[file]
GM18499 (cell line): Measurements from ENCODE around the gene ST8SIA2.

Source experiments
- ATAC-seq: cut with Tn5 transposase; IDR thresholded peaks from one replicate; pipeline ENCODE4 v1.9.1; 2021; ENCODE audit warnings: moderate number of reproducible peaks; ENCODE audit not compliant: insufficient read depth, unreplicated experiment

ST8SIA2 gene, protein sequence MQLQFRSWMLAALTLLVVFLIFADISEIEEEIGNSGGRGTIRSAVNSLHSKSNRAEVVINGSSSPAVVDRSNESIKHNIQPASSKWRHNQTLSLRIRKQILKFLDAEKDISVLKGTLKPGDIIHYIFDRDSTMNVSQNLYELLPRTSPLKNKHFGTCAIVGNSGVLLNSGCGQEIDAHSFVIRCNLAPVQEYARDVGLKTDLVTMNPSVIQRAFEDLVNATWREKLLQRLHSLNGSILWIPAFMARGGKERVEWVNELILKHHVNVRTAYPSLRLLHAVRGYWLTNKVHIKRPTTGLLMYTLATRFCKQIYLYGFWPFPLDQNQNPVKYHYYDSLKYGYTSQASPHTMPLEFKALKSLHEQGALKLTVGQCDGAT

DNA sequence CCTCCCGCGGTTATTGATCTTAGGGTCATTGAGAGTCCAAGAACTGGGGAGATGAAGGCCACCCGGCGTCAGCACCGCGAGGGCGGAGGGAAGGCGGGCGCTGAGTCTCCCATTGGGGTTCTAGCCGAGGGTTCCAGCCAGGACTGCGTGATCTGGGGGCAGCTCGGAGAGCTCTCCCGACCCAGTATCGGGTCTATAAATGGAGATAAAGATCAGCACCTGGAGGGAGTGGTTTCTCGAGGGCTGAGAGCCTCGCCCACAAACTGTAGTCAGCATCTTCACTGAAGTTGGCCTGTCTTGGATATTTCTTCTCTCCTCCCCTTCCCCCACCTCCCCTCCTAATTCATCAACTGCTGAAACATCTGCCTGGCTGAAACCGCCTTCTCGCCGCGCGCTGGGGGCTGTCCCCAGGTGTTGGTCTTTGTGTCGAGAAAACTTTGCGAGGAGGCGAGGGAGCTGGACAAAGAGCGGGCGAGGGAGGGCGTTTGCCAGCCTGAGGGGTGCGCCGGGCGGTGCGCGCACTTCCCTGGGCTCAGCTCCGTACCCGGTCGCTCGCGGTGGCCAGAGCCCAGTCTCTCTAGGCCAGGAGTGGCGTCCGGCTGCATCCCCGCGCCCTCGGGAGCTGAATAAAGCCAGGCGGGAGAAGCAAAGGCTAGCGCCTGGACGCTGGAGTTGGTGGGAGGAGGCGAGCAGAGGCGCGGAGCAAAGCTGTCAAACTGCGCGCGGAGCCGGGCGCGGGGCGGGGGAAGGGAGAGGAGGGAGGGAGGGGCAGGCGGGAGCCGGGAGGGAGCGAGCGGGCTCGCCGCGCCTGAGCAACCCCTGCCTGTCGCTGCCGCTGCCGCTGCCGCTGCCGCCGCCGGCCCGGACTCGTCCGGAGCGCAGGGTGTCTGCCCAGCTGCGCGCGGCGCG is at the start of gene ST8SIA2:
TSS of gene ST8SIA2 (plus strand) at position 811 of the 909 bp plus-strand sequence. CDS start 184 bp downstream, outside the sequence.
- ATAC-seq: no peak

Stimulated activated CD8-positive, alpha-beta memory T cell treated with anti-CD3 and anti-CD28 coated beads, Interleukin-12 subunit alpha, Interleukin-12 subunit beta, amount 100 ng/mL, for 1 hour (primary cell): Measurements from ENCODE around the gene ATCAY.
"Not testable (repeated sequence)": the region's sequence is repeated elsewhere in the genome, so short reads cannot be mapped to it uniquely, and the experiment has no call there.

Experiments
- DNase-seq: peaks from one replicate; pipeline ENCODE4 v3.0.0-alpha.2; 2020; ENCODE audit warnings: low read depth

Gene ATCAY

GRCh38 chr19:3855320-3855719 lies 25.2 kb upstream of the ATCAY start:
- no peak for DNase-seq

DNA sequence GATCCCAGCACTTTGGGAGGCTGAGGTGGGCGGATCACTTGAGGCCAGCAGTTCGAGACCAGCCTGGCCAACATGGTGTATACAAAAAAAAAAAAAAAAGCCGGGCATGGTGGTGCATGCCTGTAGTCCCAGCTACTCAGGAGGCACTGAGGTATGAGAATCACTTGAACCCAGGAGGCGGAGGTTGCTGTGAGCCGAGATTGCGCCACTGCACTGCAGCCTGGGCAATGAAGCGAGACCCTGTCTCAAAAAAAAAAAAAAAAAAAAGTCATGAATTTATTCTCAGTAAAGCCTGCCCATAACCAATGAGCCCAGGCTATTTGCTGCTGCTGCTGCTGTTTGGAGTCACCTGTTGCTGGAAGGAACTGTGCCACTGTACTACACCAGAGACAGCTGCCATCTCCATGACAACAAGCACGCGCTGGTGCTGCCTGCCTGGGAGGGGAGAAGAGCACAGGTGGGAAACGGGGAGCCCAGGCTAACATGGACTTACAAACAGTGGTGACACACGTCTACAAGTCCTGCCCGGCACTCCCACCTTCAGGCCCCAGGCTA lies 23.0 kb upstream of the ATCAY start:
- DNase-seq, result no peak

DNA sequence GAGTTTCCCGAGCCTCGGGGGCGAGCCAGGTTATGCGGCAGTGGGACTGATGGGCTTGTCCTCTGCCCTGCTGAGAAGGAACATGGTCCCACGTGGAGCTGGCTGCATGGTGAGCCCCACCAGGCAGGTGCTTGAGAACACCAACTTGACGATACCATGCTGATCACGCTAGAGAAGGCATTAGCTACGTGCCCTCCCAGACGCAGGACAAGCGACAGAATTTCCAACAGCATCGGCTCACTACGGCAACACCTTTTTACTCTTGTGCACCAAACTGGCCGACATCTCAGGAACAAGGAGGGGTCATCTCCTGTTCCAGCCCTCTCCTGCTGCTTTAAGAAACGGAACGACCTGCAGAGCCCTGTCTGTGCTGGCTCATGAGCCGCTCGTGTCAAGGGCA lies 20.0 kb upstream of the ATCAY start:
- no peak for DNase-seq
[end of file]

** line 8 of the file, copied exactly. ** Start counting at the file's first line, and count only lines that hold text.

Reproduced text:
Stimulated activated CD8-positive, alpha-beta memory T cell treated with anti-CD3 and anti-CD28 coated beads, Interleukin-12 subunit alpha, Interleukin-12 subunit beta, amount 100 ng/mL, for 1 hour (primary cell): Measurements from ENCODE around the gene ATCAY.